# MQ 135 Gas Sensor

Hello,

I am working on a small project, where the MQ135 Gas sensor is supposed to return the C02 Quantity in the air.
I have some question regarding the sensor and i would like some help.

According the Datasheet of the MQ135, the quantity of CO2 in the air, depends (almost proportional) to the quotient of the Sensor Resistance at various concentration of gas over that at 100 ppm of NH3. And that the quotient is depend of the temperature of the sensor (logarithm, i think).

Questions:

1. When i plug the sensor to my arduino Uno (After a whole day of calibration) (5 V -> VCC, D4 -> D0, A0 -> A0, GND - > GND), i receive around 40 printed on the screen (Serial.println(analogRead(A0))). What are this value?

Thank you.

Hi AKJ,

I have only used the NDIR type of CO2 sensor because it has fast response, high sensitivity and range, and minimal 'warm up' time. I work in an office where the air typically is 600-800 ppm of CO2. This is a very low level, less than 0.1 percent. If your number of "40" is from digitalRead()-ing an analog pin, then it represents a small number, which is consistent with the amount of CO2 in air. Do an experiment: place the sensor in an enclosure and breath the limited air inside, in order to elevate the CO2 level. Does the go way up?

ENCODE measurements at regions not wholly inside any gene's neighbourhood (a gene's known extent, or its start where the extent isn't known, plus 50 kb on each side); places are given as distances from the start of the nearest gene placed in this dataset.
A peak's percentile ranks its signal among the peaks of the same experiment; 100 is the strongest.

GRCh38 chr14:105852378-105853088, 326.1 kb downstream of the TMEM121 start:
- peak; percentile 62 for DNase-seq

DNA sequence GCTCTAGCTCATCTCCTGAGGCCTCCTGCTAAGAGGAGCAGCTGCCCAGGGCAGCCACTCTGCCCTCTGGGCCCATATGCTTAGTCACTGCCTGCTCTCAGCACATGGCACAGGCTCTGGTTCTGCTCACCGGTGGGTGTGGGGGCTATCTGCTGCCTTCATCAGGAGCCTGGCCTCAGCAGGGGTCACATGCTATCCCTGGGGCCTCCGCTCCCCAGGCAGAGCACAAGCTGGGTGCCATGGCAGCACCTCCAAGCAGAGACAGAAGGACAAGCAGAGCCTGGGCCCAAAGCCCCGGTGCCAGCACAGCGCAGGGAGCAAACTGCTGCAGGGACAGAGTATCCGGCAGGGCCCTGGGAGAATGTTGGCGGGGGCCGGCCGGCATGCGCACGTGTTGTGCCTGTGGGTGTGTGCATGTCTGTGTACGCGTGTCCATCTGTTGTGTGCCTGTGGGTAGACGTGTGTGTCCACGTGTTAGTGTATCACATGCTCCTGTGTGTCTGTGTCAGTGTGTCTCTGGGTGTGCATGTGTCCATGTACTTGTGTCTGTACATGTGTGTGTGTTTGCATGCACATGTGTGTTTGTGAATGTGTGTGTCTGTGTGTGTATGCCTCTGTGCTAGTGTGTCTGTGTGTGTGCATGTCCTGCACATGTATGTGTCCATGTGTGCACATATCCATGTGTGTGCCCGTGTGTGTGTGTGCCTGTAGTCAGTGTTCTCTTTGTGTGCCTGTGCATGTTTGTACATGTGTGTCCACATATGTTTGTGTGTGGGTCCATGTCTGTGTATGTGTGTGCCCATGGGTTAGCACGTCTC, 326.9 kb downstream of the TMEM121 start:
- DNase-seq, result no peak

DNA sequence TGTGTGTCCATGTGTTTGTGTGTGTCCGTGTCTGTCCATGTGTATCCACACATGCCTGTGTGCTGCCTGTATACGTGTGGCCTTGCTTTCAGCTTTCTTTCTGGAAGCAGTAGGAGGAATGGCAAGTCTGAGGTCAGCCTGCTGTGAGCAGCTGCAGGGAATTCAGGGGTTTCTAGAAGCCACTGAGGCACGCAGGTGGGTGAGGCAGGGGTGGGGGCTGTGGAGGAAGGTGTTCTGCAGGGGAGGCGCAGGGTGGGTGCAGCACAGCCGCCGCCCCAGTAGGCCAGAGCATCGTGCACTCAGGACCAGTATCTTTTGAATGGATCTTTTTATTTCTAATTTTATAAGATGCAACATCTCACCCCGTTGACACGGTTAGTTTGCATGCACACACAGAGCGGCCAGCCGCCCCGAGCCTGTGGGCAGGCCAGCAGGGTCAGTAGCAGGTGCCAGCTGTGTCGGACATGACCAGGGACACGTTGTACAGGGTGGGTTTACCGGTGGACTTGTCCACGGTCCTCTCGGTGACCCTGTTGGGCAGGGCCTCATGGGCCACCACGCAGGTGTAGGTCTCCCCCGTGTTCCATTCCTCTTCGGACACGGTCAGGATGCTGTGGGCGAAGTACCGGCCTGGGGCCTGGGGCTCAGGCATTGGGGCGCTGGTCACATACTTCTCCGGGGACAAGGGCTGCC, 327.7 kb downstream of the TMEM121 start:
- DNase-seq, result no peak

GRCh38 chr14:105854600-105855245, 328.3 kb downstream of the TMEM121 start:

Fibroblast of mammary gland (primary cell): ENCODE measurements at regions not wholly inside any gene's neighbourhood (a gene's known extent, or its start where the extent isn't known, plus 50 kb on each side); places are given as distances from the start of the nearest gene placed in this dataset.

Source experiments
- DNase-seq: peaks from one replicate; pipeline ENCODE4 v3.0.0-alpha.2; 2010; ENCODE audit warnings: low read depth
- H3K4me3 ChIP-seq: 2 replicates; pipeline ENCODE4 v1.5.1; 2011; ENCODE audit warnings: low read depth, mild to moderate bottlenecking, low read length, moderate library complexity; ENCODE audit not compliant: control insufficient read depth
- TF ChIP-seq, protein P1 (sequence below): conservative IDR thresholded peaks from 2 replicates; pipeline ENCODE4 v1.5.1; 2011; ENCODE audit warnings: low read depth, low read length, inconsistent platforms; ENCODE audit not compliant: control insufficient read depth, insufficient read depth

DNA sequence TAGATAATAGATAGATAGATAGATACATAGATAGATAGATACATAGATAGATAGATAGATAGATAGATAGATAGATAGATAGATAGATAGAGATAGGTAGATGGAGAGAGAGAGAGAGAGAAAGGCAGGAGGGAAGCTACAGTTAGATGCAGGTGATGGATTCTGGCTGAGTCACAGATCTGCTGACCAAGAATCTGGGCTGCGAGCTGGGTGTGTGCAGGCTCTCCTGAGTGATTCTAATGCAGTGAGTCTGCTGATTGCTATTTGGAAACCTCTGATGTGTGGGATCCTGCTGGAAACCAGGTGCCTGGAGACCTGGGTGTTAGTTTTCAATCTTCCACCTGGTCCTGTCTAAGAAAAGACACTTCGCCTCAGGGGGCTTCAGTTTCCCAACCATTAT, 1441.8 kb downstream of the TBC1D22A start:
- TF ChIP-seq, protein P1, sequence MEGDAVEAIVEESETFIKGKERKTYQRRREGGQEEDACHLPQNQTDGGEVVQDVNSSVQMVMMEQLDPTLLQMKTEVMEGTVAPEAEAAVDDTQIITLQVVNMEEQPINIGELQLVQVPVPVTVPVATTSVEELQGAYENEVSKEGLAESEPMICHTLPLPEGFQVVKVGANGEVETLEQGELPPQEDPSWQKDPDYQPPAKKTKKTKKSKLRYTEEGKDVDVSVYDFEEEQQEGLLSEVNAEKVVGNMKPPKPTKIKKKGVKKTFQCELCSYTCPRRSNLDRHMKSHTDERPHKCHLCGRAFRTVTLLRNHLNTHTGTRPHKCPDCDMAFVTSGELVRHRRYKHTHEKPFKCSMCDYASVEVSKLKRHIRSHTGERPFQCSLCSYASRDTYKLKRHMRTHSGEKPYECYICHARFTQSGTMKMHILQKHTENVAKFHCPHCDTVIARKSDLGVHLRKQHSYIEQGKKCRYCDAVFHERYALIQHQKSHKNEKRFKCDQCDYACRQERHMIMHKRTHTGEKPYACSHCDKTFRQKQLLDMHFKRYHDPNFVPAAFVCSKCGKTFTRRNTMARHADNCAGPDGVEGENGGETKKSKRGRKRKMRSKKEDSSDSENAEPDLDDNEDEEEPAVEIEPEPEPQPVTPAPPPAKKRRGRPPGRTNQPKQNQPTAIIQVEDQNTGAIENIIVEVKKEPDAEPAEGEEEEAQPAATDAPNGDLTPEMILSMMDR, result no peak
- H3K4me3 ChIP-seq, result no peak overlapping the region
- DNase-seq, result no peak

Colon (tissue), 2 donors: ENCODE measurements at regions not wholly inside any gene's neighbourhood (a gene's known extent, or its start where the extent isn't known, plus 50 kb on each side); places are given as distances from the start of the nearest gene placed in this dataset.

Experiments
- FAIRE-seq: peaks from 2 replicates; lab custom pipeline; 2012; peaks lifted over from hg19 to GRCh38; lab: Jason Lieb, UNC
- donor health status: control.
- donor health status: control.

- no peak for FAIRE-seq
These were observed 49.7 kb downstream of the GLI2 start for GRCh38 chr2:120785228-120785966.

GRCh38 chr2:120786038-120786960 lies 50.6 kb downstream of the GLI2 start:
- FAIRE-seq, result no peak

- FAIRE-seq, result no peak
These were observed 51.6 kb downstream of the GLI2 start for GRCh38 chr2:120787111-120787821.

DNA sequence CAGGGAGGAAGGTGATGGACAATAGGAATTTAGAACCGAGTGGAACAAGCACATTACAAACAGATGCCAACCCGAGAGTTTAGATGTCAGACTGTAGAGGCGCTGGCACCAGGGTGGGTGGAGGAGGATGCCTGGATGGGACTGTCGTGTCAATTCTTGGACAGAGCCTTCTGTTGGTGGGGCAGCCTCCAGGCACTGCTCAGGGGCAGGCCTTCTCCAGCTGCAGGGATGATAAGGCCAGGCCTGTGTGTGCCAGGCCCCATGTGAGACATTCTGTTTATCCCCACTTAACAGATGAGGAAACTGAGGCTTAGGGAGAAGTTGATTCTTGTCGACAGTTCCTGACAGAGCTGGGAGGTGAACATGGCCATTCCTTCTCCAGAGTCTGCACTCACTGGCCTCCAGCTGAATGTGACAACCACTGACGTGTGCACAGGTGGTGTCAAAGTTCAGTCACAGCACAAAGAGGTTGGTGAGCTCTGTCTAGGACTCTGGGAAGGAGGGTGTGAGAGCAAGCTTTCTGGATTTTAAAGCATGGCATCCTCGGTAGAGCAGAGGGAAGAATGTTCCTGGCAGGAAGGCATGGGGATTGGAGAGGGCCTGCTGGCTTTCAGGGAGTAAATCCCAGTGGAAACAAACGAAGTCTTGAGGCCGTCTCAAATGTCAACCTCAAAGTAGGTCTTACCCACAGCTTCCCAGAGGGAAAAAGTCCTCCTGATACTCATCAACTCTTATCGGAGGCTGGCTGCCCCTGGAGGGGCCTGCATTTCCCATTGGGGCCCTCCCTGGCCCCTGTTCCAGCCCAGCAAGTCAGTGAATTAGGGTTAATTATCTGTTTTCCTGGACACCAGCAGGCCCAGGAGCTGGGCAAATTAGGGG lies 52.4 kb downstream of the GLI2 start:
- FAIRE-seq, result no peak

ChrisTenone,

actually, the sensor functions well. When i breath on it, the value (which was around 40) increases, then decreases.
I believe this value, is the resistance value of the sensor. Because the Sensor measures the quality of Air, and therefore of NH3, C02, Alcohol, ... . I think i am supposed to use the Graph in the Datasheet to pull out the CO2 level in the air. I wanted to make sure that the values that i receive from the sensor, really are the Resistance of the Sensor (... or are they the quotient?).

Your Arduino will read the voltage of the output of the sensor. analogRead() returns a number from 0 to 1023, which represents 0 volts to the voltage of your Arduino (usually 5 or 3.3 volts.) You can calibrate the output against known concentrations and do an analysis, but you cannot determine the sensor resistance this way.

If you wish to do so, construct a voltage divider, with the sensor on one side, and a precision resistor on the other. Read the voltage from the center and calculate the resistance from the voltage divider formula.